Hey all! Well, today’s post is a quick one I guess about a guide book that was pretty special to me. Years ago I concocted this idea to travel to from Dhaka, Bangladeshi capital and craziest city in the region, to the capital of Senegal, which just happened to be called ‘Dakar’ (still is). Okay, well to be honest the idea came to me because the cities are basically the same name, but can sound different depending on how one chooses to pronounce them. And they are spelt differently obviously. Usually it seems you emphasise the first syllable in ‘Dhaka’ and the second in ‘Dakar’.
Now, there weren’t any guide books which covered such a route. Obviously the idea was to cross by land wherever possible on this route, so I looked for guide books that took in countries on said route. I started my trip in 2004. I didn’t get to Dakar, although I did get to Europe, as far west as Germany. I went to West Africa in 2006 and 2007, where I finally made it to Dakar. I didn’t truly do what I set out to, but nevertheless it was a fun idea that took me to so many interesting places and across a lot of different land borders.
The one guide book I found in Dymocks one day (okay it might have been another book shop, it was 2003 for goodness sake!) was this amazing book Istanbul to Kathmandu. Okay, I had no plans to pass through Nepal (possibly a mistake on my part on reflection) but this would cover me from Varanasi to Istanbul on the route I had planned to take.
It had such a beautiful cover, it just sounded so… romantic I guess ‘Istanbul to Kathmandu’, and it meant I needed one guide book essentially for India, Pakistan, Iran and Turkey. I did also go to Darjeeling and Kolkata in India, and I think I just photocopied pages for those along with Dhaka to lighten the load.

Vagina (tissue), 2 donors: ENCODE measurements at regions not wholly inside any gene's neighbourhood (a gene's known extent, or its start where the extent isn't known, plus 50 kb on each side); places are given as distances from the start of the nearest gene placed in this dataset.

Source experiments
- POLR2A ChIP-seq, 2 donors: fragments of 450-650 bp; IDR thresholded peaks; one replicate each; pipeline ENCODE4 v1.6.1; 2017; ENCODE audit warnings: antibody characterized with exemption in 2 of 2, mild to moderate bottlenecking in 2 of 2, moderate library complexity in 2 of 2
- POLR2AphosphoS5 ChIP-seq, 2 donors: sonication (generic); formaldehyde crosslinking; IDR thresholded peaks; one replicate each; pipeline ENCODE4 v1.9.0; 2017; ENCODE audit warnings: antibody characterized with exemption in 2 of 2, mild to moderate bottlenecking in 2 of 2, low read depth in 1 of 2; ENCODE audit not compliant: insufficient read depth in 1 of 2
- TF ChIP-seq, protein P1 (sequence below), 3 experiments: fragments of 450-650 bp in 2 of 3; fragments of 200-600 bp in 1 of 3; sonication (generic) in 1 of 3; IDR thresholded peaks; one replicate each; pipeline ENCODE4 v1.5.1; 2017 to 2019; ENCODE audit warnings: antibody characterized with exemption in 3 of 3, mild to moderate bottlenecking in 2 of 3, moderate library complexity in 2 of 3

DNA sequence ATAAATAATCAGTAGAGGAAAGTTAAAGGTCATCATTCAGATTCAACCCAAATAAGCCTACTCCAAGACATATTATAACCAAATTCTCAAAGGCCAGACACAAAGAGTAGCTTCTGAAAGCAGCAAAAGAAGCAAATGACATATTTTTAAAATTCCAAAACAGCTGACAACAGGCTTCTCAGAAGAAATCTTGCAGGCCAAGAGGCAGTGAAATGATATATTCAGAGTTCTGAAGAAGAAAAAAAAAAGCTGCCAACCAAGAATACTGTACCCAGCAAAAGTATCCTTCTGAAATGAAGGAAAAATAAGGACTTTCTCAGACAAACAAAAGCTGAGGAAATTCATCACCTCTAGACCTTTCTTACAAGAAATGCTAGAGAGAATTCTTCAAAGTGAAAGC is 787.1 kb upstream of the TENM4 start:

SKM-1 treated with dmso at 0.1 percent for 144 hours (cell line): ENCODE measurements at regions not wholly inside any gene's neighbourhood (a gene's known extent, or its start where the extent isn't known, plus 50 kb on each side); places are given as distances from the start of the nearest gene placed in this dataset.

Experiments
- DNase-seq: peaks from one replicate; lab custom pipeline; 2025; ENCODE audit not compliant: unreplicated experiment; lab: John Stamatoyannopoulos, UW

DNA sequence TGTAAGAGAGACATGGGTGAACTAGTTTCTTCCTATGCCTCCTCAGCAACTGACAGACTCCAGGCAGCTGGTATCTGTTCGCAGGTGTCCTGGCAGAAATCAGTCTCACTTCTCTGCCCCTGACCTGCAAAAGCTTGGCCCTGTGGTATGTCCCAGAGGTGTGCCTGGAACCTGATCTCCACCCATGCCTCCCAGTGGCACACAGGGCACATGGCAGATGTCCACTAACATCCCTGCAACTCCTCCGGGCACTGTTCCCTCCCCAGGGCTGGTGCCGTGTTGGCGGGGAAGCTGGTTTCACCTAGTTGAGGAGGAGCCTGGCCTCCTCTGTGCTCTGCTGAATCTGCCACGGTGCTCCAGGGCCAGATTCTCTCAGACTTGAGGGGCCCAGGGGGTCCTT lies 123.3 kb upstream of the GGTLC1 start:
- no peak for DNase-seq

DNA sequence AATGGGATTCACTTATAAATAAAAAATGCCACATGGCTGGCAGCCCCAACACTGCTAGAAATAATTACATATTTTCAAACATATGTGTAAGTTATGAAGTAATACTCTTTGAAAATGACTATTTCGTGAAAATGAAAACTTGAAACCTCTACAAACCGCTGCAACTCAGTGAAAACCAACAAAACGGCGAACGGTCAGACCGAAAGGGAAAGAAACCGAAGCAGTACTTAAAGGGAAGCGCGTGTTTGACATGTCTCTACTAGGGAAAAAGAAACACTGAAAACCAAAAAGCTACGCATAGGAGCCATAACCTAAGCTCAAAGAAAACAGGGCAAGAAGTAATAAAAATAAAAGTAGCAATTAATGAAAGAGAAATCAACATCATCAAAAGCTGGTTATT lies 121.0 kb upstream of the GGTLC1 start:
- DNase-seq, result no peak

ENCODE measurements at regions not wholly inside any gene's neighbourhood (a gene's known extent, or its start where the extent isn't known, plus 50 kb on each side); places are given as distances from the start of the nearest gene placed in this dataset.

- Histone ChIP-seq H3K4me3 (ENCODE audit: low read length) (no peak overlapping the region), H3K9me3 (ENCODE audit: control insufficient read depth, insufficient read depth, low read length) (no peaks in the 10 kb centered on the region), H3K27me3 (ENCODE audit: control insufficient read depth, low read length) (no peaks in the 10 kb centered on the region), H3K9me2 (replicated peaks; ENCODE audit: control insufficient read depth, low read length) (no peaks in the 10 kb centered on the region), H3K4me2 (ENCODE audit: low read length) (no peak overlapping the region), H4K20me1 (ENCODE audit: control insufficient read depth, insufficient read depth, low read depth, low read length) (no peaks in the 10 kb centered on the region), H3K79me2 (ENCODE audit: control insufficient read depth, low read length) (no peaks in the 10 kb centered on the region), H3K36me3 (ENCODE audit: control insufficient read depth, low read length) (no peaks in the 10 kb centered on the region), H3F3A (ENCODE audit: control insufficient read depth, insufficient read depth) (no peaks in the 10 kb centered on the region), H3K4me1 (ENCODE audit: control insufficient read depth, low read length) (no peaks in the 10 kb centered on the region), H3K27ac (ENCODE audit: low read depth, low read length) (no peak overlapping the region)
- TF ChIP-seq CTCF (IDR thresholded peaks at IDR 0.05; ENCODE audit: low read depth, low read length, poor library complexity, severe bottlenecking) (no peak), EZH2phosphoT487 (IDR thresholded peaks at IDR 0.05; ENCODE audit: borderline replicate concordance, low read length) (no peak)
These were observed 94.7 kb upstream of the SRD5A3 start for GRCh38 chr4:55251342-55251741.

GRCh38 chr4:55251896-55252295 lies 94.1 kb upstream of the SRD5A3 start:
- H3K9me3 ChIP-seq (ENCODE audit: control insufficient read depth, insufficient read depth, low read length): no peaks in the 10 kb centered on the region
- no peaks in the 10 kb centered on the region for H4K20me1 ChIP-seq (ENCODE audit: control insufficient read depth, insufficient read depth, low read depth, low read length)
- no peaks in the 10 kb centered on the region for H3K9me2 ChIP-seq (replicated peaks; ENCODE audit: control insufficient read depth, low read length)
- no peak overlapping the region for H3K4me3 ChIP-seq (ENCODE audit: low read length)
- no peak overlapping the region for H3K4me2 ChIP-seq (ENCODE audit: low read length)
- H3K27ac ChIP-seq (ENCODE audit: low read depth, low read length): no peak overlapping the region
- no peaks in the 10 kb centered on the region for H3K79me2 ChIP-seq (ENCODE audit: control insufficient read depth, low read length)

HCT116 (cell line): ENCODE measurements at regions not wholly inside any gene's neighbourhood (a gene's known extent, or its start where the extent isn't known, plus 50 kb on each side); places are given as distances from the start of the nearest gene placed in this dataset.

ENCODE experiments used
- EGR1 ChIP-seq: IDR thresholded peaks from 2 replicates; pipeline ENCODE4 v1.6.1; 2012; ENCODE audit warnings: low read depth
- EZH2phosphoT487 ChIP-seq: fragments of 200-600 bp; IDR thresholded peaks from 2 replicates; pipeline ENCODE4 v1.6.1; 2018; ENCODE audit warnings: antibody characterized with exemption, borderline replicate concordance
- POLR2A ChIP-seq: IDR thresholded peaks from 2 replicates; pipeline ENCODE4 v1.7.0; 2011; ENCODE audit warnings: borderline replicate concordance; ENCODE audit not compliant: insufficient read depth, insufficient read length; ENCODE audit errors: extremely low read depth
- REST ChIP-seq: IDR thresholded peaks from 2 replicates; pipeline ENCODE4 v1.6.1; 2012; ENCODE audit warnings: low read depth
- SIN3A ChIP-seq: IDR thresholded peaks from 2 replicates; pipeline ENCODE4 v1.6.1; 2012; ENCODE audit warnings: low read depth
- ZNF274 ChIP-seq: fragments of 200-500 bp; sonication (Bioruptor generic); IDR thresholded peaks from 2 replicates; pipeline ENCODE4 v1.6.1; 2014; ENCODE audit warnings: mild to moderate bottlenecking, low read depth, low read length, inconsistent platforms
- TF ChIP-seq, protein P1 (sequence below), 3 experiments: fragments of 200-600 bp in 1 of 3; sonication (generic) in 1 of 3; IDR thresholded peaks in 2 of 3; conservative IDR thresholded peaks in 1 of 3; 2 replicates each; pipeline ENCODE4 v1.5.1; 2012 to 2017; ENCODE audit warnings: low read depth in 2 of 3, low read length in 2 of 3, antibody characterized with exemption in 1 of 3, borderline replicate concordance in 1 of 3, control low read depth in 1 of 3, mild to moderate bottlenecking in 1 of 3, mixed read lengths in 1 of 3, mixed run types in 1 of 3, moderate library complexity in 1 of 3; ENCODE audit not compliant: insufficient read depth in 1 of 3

The best thing about the book, published three years before I travelled in 2001, was that there was a chapter on Pakistan. Because the Lonely Planet Pakistan was mid-1990s at best and I don’t think there was another book out there for the country. I remember being mist apprehensive about Pakistan over any other country on the trip. I needn’t have been, but honestly in 2004 very few travellers were passing through Pakistan, and honestly outside my first 24 hours in Lahore I don’t recall seeing any other foreign travellers for the three weeks I was there. I was nervous, I guess about safety but honestly I don’t know exactly what. Once in Pakistan, it was a great adventure where I was greeted only by kindness and friendly people.
That book went everywhere with me, but you know I don’t know where I lost it. I can’t remember if I brought it home – in the end I flew Europe to the USA and Canada and came home ‘round the world’ – or if I left it somewhere in Istanbul, I cannot remember the last time I had it. I have a murky photo from a Chinese Restaurant in (I think) Rawalpindi of it, and that’s all.
I certainly regret not keeping it in any case, and so recently I thought to myself – I wonder if I can get another copy of it? It might be too expensive or impossible – they certainly only had one release – but it only takes a couple of minutes to look it up online. In fact, I found it in a couple of places including eBay, but World of Books had free shipping from the UK and it was only $22AUD which I thought was pretty good.
It arrived in three to four weeks and was in pretty good condition. And flicking through it, checking out the maps, reading the places I visited and working out as best I could which were the places I stayed at, it was a really special experience and I was instantly glad I decided to pay the 22 bucks for a book 20 years out of date.
It is strange to think that a book that is very little to no use for travelling today could make me so happy, but in the depths of ‘yet another lockdown’ it certainly did, and the memories of 17 years ago came flooding back. And it inspired me to dream of doing some sort of overland trip like Dhaka to Dakar again one day. Whenever that might be possible!
Thanks for popping by today! Take care, and May the Journey Never End!